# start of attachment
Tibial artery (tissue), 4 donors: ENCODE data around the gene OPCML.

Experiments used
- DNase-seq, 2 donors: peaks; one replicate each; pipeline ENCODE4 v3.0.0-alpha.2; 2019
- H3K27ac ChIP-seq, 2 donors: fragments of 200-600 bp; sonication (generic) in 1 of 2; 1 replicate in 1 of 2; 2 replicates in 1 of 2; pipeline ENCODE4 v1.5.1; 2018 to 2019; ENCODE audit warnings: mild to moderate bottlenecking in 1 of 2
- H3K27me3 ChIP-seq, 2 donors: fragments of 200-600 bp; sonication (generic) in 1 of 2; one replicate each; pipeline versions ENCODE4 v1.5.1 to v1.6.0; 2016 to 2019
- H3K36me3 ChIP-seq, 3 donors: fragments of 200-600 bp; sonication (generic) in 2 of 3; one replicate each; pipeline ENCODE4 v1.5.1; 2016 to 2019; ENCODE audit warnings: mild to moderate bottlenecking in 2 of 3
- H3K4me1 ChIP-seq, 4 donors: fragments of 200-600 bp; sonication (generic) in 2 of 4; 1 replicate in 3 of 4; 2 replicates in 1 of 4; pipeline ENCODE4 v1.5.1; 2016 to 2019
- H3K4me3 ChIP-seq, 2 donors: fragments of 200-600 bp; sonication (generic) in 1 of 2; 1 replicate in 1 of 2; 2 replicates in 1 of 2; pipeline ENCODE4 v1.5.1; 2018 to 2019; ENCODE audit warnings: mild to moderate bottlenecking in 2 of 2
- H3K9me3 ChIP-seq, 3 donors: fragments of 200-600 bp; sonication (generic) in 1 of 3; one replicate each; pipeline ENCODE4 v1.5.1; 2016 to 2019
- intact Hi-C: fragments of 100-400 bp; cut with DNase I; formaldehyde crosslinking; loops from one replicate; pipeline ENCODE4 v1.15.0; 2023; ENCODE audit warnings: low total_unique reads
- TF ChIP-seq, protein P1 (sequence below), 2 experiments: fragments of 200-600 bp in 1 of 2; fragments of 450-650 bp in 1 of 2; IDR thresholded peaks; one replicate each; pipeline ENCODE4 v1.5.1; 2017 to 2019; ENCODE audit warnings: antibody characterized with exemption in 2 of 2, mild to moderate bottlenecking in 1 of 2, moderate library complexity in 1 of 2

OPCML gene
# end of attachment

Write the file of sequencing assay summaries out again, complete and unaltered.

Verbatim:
Tibial artery (tissue), 4 donors: ENCODE data around the gene OPCML.

Experiments used
- DNase-seq, 2 donors: peaks; one replicate each; pipeline ENCODE4 v3.0.0-alpha.2; 2019
- H3K27ac ChIP-seq, 2 donors: fragments of 200-600 bp; sonication (generic) in 1 of 2; 1 replicate in 1 of 2; 2 replicates in 1 of 2; pipeline ENCODE4 v1.5.1; 2018 to 2019; ENCODE audit warnings: mild to moderate bottlenecking in 1 of 2
- H3K27me3 ChIP-seq, 2 donors: fragments of 200-600 bp; sonication (generic) in 1 of 2; one replicate each; pipeline versions ENCODE4 v1.5.1 to v1.6.0; 2016 to 2019
- H3K36me3 ChIP-seq, 3 donors: fragments of 200-600 bp; sonication (generic) in 2 of 3; one replicate each; pipeline ENCODE4 v1.5.1; 2016 to 2019; ENCODE audit warnings: mild to moderate bottlenecking in 2 of 3
- H3K4me1 ChIP-seq, 4 donors: fragments of 200-600 bp; sonication (generic) in 2 of 4; 1 replicate in 3 of 4; 2 replicates in 1 of 4; pipeline ENCODE4 v1.5.1; 2016 to 2019
- H3K4me3 ChIP-seq, 2 donors: fragments of 200-600 bp; sonication (generic) in 1 of 2; 1 replicate in 1 of 2; 2 replicates in 1 of 2; pipeline ENCODE4 v1.5.1; 2018 to 2019; ENCODE audit warnings: mild to moderate bottlenecking in 2 of 2
- H3K9me3 ChIP-seq, 3 donors: fragments of 200-600 bp; sonication (generic) in 1 of 3; one replicate each; pipeline ENCODE4 v1.5.1; 2016 to 2019
- intact Hi-C: fragments of 100-400 bp; cut with DNase I; formaldehyde crosslinking; loops from one replicate; pipeline ENCODE4 v1.15.0; 2023; ENCODE audit warnings: low total_unique reads
- TF ChIP-seq, protein P1 (sequence below), 2 experiments: fragments of 200-600 bp in 1 of 2; fragments of 450-650 bp in 1 of 2; IDR thresholded peaks; one replicate each; pipeline ENCODE4 v1.5.1; 2017 to 2019; ENCODE audit warnings: antibody characterized with exemption in 2 of 2, mild to moderate bottlenecking in 1 of 2, moderate library complexity in 1 of 2

OPCML gene